AUSTIN, Texas — If you've been sneezing and dealing with itchy eyes the past few days, cedar pollen could be the reason why.
According to KVUE meteorologists, the cedar pollen counts are through the roof right now. We confirmed with an allergy specialist that this is in fact peak season and it's one of the worst she's seen.
It's normally the second week of January that's why you're probably seeing a lot of miserable people. Viewers have been spotting the yellow, hazy skies and sending in videos of cedar pollen. It's the culprit of cedar fever.
If you're new to Central Texas, you may be wondering what that is by definition. Cedar fever is an allergic reaction to mountain cedar pollen.
We spoke with Dr. Jackee Kayser with Dell Children's Medical Group, who said she's seeing this in a good number of her pediatric patients – 25% of them.
There are ways we can all avoid it. She said one way is to spend less time outdoors.
“Really try to keep the windows to your home and your car closed and if you must stay outdoors for a prolonged period, when you return back home, make sure that you quickly shower and try to wash those clothes quickly,” said Kayser.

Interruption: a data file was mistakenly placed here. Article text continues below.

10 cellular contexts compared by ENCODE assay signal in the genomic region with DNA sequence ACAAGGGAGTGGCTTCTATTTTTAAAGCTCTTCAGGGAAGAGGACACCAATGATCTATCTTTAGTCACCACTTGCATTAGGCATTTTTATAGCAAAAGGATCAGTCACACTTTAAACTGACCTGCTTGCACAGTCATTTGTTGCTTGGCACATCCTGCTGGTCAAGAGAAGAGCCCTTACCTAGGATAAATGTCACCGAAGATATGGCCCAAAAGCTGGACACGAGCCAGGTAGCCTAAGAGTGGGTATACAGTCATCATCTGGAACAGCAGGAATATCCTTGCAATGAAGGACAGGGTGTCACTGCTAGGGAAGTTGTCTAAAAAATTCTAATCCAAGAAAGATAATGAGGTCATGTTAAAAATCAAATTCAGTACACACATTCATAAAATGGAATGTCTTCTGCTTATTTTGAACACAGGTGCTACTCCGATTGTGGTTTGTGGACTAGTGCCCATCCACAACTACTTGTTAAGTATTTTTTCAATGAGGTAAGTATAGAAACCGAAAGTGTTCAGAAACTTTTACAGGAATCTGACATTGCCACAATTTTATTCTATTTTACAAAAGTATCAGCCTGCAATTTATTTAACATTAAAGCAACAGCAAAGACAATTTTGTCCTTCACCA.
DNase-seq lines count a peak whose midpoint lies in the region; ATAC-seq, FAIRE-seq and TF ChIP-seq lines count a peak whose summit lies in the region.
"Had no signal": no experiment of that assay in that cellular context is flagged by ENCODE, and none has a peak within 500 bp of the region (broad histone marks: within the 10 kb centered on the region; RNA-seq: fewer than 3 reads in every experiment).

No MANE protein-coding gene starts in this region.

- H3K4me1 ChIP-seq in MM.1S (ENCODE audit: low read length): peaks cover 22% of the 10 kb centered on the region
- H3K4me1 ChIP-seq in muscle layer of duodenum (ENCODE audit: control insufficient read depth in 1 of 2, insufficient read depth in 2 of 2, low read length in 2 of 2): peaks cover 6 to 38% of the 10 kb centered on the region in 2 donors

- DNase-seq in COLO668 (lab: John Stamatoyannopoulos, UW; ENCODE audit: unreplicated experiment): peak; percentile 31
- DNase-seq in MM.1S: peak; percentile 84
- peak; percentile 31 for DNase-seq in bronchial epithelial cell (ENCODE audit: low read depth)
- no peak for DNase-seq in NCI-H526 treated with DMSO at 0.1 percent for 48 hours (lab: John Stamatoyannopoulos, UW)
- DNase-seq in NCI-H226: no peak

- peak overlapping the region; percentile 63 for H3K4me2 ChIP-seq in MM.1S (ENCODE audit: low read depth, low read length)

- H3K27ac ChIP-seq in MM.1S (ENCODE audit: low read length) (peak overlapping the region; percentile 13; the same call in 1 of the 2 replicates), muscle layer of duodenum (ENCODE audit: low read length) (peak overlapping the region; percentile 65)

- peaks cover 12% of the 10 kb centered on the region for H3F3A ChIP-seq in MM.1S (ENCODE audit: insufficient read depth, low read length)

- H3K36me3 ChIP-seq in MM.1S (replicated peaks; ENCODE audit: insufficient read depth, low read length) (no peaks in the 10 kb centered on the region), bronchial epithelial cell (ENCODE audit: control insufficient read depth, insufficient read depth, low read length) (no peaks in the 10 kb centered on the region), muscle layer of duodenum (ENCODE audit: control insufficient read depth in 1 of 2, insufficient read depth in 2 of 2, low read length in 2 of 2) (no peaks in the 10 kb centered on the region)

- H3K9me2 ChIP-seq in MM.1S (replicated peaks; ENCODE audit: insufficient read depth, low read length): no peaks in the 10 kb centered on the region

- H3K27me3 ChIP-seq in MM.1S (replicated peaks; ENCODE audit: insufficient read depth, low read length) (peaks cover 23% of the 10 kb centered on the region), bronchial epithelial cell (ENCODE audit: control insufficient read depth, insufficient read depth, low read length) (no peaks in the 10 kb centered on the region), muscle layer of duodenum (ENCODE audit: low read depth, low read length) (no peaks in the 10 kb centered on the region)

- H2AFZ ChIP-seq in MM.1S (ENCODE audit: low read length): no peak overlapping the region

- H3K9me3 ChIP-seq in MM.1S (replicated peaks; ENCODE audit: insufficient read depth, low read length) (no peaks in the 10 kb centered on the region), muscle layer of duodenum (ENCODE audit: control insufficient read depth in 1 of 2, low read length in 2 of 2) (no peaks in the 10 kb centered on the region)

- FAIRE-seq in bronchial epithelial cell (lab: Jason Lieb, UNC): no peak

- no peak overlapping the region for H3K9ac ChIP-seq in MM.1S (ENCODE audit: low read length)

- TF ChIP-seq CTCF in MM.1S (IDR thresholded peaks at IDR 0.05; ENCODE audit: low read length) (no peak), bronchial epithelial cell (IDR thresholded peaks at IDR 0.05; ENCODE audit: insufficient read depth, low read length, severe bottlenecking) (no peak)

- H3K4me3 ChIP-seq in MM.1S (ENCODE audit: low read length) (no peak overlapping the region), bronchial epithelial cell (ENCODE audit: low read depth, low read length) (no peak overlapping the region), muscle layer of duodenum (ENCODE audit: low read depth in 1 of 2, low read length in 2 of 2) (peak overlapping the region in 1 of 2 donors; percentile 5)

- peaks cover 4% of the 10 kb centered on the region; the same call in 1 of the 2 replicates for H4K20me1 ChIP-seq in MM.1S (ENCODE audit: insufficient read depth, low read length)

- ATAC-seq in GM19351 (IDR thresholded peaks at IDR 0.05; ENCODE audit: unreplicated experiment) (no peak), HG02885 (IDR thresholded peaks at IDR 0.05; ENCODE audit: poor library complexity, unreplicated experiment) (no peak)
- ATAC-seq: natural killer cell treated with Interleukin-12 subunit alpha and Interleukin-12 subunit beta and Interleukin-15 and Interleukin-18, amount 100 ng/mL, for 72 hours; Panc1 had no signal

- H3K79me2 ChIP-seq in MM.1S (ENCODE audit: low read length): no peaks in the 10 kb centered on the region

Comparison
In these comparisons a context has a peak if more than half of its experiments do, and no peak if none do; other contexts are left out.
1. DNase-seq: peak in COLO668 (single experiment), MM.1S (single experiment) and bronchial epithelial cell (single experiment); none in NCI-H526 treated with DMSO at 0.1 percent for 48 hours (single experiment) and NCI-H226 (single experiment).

You may also want to consider changing your air filter. Dr. Kayser said your pets can carry cedar pollen in their coats too, so it's important to bath them regularly.
Pollen season for mountain cedar runs from late December to late February, so we’re right in the thick of it.
Some cedar fever symptoms include sneezing, nasal congestion, itchy eyes and nose.
You may have noticed some of the symptoms are similar to the flu. Dr. Kayser the big question to ask yourself is do you have a fever? That's because the phrase cedar fever is really a misnomer. She said there shouldn't be any fever with it, while the flu normally does.
WATCH: Cedar Fever myths debunked
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